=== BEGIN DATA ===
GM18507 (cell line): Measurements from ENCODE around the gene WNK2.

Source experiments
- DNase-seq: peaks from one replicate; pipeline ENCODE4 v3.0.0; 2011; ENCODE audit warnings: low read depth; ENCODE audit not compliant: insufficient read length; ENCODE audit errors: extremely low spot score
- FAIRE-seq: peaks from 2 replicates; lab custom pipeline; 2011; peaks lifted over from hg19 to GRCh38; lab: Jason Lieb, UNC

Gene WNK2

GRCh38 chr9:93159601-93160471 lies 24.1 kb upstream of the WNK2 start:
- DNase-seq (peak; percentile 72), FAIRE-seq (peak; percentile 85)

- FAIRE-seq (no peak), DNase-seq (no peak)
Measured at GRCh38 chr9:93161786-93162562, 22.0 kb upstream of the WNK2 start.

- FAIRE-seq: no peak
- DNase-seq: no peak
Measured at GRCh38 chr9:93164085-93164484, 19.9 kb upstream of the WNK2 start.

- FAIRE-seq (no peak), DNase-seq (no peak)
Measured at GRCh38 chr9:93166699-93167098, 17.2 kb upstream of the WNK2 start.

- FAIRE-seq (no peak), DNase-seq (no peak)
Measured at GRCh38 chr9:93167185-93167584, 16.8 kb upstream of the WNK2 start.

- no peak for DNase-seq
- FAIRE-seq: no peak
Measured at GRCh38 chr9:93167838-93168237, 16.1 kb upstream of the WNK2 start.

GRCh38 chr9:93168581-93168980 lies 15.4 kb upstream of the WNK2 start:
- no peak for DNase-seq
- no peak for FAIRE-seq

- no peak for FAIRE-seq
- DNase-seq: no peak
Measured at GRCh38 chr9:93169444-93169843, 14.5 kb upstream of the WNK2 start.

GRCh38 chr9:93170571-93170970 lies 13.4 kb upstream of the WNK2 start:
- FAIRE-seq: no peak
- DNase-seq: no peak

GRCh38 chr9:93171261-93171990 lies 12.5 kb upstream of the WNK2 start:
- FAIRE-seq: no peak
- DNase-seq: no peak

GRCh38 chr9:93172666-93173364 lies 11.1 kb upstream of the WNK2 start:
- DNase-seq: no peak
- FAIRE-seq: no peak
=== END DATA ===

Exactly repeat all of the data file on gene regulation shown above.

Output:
GM18507 (cell line): Measurements from ENCODE around the gene WNK2.

Source experiments
- DNase-seq: peaks from one replicate; pipeline ENCODE4 v3.0.0; 2011; ENCODE audit warnings: low read depth; ENCODE audit not compliant: insufficient read length; ENCODE audit errors: extremely low spot score
- FAIRE-seq: peaks from 2 replicates; lab custom pipeline; 2011; peaks lifted over from hg19 to GRCh38; lab: Jason Lieb, UNC

Gene WNK2

GRCh38 chr9:93159601-93160471 lies 24.1 kb upstream of the WNK2 start:
- DNase-seq (peak; percentile 72), FAIRE-seq (peak; percentile 85)

- FAIRE-seq (no peak), DNase-seq (no peak)
Measured at GRCh38 chr9:93161786-93162562, 22.0 kb upstream of the WNK2 start.

- FAIRE-seq: no peak
- DNase-seq: no peak
Measured at GRCh38 chr9:93164085-93164484, 19.9 kb upstream of the WNK2 start.

- FAIRE-seq (no peak), DNase-seq (no peak)
Measured at GRCh38 chr9:93166699-93167098, 17.2 kb upstream of the WNK2 start.

- FAIRE-seq (no peak), DNase-seq (no peak)
Measured at GRCh38 chr9:93167185-93167584, 16.8 kb upstream of the WNK2 start.

- no peak for DNase-seq
- FAIRE-seq: no peak
Measured at GRCh38 chr9:93167838-93168237, 16.1 kb upstream of the WNK2 start.

GRCh38 chr9:93168581-93168980 lies 15.4 kb upstream of the WNK2 start:
- no peak for DNase-seq
- no peak for FAIRE-seq

- no peak for FAIRE-seq
- DNase-seq: no peak
Measured at GRCh38 chr9:93169444-93169843, 14.5 kb upstream of the WNK2 start.

GRCh38 chr9:93170571-93170970 lies 13.4 kb upstream of the WNK2 start:
- FAIRE-seq: no peak
- DNase-seq: no peak

GRCh38 chr9:93171261-93171990 lies 12.5 kb upstream of the WNK2 start:
- FAIRE-seq: no peak
- DNase-seq: no peak

GRCh38 chr9:93172666-93173364 lies 11.1 kb upstream of the WNK2 start:
- DNase-seq: no peak
- FAIRE-seq: no peak